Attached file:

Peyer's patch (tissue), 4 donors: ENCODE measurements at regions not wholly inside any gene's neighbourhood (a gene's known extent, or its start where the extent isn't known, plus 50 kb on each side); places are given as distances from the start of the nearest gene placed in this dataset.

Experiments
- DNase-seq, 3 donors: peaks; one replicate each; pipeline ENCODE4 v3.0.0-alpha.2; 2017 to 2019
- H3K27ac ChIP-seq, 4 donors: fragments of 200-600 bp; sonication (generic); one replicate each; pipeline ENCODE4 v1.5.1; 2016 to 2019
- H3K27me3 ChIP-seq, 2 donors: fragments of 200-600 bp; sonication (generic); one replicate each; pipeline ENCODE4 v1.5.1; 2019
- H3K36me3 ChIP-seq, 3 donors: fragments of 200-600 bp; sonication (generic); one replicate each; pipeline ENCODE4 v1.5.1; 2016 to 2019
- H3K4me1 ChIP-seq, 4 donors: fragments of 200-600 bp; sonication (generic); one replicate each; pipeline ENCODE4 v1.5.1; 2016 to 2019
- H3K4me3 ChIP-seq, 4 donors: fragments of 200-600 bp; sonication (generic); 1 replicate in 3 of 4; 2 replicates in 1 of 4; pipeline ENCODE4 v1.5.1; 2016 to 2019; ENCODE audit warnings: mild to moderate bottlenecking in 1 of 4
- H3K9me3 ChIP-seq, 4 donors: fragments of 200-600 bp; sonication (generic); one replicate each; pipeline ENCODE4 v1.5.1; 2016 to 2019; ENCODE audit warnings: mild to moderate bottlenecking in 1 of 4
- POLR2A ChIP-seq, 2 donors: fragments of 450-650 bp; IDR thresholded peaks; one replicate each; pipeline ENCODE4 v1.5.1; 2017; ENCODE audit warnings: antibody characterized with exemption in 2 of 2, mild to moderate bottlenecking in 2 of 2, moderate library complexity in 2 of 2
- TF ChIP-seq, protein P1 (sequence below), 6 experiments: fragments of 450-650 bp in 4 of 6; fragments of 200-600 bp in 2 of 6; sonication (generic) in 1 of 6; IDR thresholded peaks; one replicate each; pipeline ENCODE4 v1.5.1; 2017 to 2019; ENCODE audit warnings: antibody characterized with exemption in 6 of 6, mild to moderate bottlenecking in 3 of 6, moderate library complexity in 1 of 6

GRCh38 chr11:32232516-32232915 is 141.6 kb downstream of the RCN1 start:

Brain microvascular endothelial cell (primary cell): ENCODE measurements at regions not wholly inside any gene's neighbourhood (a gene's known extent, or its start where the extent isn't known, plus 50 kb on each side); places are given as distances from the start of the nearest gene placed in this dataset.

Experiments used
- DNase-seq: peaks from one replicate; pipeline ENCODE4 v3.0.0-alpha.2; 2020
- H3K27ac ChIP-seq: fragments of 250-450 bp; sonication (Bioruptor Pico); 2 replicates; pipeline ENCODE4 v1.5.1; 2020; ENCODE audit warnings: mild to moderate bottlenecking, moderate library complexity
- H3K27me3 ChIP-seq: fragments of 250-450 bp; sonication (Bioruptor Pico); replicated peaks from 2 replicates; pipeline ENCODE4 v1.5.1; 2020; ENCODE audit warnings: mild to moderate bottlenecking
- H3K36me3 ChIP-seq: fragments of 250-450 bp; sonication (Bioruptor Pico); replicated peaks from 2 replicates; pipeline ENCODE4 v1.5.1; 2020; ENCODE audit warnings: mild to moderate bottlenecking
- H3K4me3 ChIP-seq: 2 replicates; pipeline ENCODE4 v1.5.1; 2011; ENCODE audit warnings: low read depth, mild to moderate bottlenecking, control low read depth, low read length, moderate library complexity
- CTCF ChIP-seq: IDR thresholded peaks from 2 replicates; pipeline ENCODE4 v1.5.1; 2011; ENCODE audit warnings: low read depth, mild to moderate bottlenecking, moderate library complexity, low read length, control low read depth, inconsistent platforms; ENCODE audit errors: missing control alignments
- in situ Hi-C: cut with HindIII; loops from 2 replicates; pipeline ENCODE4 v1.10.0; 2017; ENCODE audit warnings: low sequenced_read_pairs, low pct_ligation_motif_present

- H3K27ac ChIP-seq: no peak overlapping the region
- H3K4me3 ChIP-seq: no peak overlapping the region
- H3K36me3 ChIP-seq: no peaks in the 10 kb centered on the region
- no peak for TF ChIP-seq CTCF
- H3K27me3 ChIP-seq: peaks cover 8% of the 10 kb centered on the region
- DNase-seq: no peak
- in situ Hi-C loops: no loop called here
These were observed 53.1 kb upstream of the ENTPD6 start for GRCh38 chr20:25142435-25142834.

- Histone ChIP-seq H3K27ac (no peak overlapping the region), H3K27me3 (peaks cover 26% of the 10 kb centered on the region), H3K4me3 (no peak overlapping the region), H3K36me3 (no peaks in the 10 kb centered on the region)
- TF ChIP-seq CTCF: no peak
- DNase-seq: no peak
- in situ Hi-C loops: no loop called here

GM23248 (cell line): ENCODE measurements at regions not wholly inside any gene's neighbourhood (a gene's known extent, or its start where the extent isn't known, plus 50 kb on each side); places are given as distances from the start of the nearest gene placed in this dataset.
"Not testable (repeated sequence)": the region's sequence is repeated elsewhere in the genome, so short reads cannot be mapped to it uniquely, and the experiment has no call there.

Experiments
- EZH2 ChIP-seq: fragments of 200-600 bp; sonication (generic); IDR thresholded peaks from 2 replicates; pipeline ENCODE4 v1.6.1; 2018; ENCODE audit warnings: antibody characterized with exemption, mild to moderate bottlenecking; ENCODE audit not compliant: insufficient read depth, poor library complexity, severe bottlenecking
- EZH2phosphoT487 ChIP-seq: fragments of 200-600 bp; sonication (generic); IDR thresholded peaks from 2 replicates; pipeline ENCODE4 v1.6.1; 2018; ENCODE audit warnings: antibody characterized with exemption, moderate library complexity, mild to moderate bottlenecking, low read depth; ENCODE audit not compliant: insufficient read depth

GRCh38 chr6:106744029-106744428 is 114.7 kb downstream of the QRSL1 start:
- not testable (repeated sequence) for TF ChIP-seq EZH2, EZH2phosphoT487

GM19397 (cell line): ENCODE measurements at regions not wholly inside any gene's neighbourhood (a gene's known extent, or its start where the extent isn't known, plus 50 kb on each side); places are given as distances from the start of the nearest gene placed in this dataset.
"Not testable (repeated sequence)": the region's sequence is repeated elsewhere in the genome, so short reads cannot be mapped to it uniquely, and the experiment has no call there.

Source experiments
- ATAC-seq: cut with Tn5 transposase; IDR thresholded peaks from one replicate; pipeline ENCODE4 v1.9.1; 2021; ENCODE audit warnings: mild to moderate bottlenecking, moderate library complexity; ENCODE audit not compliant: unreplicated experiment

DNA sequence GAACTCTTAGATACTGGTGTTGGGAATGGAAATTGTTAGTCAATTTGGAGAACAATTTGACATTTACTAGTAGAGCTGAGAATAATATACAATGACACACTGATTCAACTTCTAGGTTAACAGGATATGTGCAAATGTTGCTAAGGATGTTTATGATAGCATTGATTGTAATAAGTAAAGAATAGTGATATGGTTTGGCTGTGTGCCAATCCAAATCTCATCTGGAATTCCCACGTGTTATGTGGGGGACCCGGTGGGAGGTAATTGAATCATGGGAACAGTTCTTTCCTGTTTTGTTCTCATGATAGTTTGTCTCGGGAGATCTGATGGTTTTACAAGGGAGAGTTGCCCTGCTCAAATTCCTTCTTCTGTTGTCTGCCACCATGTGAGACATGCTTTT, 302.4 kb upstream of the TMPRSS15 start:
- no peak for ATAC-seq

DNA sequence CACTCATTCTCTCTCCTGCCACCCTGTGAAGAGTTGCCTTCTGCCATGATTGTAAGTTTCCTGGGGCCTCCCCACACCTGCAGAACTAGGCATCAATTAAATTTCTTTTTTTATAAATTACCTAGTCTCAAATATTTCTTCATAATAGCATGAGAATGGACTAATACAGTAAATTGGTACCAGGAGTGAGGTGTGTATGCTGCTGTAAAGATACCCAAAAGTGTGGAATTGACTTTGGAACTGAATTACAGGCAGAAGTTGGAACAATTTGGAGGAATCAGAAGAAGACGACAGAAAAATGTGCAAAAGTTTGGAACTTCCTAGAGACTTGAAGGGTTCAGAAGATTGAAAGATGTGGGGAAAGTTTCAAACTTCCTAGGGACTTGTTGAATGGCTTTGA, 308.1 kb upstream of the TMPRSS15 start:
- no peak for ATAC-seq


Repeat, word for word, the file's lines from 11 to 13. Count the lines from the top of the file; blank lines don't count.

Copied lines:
- TF ChIP-seq, protein P1 (sequence below), 6 experiments: fragments of 450-650 bp in 4 of 6; fragments of 200-600 bp in 2 of 6; sonication (generic) in 1 of 6; IDR thresholded peaks; one replicate each; pipeline ENCODE4 v1.5.1; 2017 to 2019; ENCODE audit warnings: antibody characterized with exemption in 6 of 6, mild to moderate bottlenecking in 3 of 6, moderate library complexity in 1 of 6

GRCh38 chr11:32232516-32232915 is 141.6 kb downstream of the RCN1 start:

Brain microvascular endothelial cell (primary cell): ENCODE measurements at regions not wholly inside any gene's neighbourhood (a gene's known extent, or its start where the extent isn't known, plus 50 kb on each side); places are given as distances from the start of the nearest gene placed in this dataset.